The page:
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Unit 4A: Religious Experience & the Foundations of Faith Ln 3. What are the essential values that shape society? How do your beliefs (religious or non-religious) affect your attitude to these values. The Jewish Way of Life . FOOD: What are the main laws or beliefs relating to food?.

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unit 4a religious experience the foundations of faith ln 3

Unit 4A: Religious Experience & the Foundations of Faith Ln 3

What are the essential values that shape society?

How do your beliefs (religious or non-religious) affect your attitude to these values

The Jewish Way of Life

food what are the main laws or beliefs relating to food
FOOD: What are the main laws or beliefs relating to food?

Kashrut (in Hebrew) is the system of Jewish dietary laws. Kosher (kashur in Hebrew) means 'fit, or proper for use' according to Jewish law. The opposite of Kosher, as applied to food in Treif (in Yiddish), or trefah (in Hebrew) meaning 'not suitable for use', or 'forbidden'. The short answer to why Jews observe dietary laws is: because the Torah says so. The Torah does not specify any reason for these laws, and for a Torah-observant, traditional Jew, there is no need for any other reason. We follow the dietary laws, in a similar way to Islam, in order to show our obedience to God.Leviticus 11:3 states, “Whatsoever parteth the hoof, and is clovenfooted, and cheweth the cud, among the beasts, that shall ye eat.” Therefore, Kosher animals must have cloven hooves and chew the cud. They are slaughtered according to an especially humane method (Shechita); certain fats (tallow) and sinews are forbidden, and the meat is salted to remove all traces of blood. The Bible lists various birds of prey and other species of fowl that are forbidden. Only poultry with an ongoing tradition of kosher consumption such as duck, chicken, goose and Turkey, may be eaten. Only fish with fins and scales are kosher. Prawns, shellfish, turbot skate and sturgeon are all examples of non-kosher fish.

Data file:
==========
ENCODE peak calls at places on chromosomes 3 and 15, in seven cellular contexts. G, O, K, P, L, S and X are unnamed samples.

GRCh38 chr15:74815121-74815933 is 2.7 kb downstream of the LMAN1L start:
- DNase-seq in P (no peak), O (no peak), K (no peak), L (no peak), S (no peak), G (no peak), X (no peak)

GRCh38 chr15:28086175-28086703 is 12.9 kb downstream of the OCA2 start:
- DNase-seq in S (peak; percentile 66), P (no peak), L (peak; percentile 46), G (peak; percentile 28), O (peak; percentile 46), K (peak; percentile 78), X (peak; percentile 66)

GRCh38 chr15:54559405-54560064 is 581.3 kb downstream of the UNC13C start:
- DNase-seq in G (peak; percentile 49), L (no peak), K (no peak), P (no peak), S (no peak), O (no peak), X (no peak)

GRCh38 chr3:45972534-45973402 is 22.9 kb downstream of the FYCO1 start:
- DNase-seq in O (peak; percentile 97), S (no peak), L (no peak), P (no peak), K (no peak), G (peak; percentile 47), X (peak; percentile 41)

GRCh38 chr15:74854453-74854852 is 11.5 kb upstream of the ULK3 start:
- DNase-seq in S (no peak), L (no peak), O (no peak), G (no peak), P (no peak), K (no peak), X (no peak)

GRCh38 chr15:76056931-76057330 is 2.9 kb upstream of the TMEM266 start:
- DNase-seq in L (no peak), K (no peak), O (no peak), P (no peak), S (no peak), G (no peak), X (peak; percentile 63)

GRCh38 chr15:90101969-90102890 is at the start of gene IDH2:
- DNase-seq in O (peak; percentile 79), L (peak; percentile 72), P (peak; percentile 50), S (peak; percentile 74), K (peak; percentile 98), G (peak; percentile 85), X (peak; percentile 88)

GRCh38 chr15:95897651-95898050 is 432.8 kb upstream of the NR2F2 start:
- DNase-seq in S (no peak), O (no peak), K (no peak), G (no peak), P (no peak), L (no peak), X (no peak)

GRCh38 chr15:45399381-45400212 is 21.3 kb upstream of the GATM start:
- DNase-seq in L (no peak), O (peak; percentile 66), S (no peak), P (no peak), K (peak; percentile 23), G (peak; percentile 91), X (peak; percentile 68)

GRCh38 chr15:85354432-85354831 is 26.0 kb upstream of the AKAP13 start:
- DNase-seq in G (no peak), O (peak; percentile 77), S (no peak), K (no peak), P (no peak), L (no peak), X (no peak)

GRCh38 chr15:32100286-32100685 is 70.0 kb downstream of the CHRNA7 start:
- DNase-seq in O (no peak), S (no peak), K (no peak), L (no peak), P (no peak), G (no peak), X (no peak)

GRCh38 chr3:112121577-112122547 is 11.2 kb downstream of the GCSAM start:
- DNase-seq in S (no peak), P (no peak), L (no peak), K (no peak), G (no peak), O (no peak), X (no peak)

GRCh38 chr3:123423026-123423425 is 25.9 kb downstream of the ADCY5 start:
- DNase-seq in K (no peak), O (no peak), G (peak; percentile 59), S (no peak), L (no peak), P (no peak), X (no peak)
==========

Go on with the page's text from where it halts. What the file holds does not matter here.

Meat and milk are never eaten in the same meal and different pots, crockery, cutlery and washing up equipment are used. Dairy food, even a cup of tea, may not be eaten until 3 hours after the consumption of meat or fowl. Other regulations affect wine, cheese and their derivatives such as wine vinegar and grape juice. All these products must be made under strict Rabbinical supervision.